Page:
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Unauthorized statement by official: Egypt Air MS 804 crashed

Latest on MS804: Mayday call before flames in the sky seen

May 19, 2016

The Greece and Egyptian navy and air force are searching waters in between Greece and Egypt. Latest reports say the plane may have gone down over water.

Egyptian aviation officials told AP an EgyptAir flight from Paris to Cairo with 66 passengers and crew on board had crashed.

The officials say the search is now underway for the debris. They say the "possibility that the plane crashed has been confirmed," as the plane hasn't landed in any of the nearby airports.

The officials spoke on condition of anonymity, because they were not authorized to speak to the press.

French authorities are currently holding emergency meetings at Charles De Gaulle airport in Paris.

Egypt Air confirmed the pilot sent a distress call. A captain of a freighter ship told FOX news he saw "flames in the sky."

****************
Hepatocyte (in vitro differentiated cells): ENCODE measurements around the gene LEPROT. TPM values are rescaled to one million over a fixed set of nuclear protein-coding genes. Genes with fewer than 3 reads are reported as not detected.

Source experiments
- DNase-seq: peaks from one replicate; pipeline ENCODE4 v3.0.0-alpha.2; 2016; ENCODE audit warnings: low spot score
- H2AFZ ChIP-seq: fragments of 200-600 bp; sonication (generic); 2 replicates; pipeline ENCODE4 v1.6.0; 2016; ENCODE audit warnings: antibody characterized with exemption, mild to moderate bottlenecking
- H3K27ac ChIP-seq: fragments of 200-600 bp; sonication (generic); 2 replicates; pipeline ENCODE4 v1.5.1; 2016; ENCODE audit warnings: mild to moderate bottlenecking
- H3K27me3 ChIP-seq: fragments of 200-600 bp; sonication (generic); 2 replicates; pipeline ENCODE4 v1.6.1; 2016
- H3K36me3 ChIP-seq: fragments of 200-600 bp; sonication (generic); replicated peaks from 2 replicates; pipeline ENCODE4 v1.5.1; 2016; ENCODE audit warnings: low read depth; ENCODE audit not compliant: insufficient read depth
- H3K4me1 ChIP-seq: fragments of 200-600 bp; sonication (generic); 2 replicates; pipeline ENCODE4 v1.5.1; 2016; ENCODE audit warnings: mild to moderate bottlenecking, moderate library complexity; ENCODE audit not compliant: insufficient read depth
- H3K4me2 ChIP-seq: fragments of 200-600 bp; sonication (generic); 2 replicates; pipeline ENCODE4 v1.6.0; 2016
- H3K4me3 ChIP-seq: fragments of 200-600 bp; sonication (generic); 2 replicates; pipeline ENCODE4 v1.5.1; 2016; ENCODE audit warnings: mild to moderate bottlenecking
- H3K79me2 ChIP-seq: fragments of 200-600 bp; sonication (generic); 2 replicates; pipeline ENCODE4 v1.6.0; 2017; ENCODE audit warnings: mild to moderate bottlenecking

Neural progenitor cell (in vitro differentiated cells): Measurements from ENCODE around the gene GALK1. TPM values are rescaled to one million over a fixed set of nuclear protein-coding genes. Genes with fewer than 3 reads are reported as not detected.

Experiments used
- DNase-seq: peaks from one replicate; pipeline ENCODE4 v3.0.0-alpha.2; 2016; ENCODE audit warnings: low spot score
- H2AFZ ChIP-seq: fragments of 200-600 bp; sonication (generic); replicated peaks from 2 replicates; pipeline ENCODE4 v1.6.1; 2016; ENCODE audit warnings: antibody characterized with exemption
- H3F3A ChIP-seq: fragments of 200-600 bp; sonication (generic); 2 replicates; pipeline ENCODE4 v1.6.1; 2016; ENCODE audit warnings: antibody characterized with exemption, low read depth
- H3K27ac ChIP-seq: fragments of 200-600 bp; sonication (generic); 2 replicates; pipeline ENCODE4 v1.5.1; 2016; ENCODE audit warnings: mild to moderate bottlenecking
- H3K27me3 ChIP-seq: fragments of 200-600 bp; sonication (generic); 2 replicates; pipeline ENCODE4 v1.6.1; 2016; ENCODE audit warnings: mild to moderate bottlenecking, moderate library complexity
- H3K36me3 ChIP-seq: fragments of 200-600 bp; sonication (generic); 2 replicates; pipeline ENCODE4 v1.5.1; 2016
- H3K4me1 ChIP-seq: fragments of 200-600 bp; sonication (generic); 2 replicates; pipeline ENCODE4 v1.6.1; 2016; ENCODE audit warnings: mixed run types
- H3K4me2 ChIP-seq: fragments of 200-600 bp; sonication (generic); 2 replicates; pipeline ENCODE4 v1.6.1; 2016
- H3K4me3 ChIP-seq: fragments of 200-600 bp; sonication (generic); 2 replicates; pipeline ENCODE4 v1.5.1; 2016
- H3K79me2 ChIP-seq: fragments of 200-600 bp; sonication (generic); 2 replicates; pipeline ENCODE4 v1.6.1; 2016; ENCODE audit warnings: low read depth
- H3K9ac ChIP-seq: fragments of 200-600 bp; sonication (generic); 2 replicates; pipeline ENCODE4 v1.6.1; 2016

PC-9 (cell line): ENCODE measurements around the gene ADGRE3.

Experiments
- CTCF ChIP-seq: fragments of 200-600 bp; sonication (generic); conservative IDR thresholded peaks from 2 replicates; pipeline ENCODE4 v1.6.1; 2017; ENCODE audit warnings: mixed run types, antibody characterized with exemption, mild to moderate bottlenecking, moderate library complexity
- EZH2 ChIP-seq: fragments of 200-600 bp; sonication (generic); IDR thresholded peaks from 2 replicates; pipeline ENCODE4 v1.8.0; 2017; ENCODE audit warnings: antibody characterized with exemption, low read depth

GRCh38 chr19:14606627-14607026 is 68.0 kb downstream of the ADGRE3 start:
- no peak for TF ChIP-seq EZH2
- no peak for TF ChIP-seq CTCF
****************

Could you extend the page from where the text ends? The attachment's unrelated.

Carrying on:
The flight had departed Charles Du Gaulle airport in Paris, France, at 23:09 GMT (11:09 AM NZT), and it was expected to land in Cairo at about 3:15 am Cairo time.

According to a tweet received by Egypt Air, the passengers' nationalities are as follows:

- 15 French
- 30 Egyptian
- 1 British
- 1 Belgium
- 2 Iraqis
- 1 Kuwaiti
- 1 Saudi

Among them - 2 infants and a child.

The airline has set up a phone number for relatives of those onboard looking for information: +202 259 89320 outside Egypt or from mobiles in Egypt, or 0800 7777 0000 from any landline within Egypt.

eTN reported earlier:

Egypt is tremendously suffering when it comes to air safety. After a Russian jet with tourists from Sharm El Sheikh was blown out of the sky by a bomb, another possible terror alert is ongoing.

This time it involves Star Alliance member Egypt Air on a scheduled flight from Paris to Cairo that may be another tragedy.

According to CNN, three Air Marshalls were also on board, which is unusual.

The captain has 6,000 hours of flight experience. The co-pilot has more than 4,000 hours in the cockpit. The aircraft was put in service in 2003 and no dangerous cargo was on board.

Egyptair's Twitter account states the missing plane was at 37,000 feet when it disappeared 10 miles into Egyptian airspace. This altitude is one of the safest and a sudden technical crash flying at this altitude is very unlikely.

Latest on MS804: Mayday call before flames in the sky seen

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